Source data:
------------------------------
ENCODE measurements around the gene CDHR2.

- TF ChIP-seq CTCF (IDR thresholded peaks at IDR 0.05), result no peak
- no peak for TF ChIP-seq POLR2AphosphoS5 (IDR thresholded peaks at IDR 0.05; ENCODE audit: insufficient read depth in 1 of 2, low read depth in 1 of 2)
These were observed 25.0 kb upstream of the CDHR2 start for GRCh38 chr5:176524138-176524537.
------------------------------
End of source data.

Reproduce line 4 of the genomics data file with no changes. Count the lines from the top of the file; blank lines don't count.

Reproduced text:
These were observed 25.0 kb upstream of the CDHR2 start for GRCh38 chr5:176524138-176524537.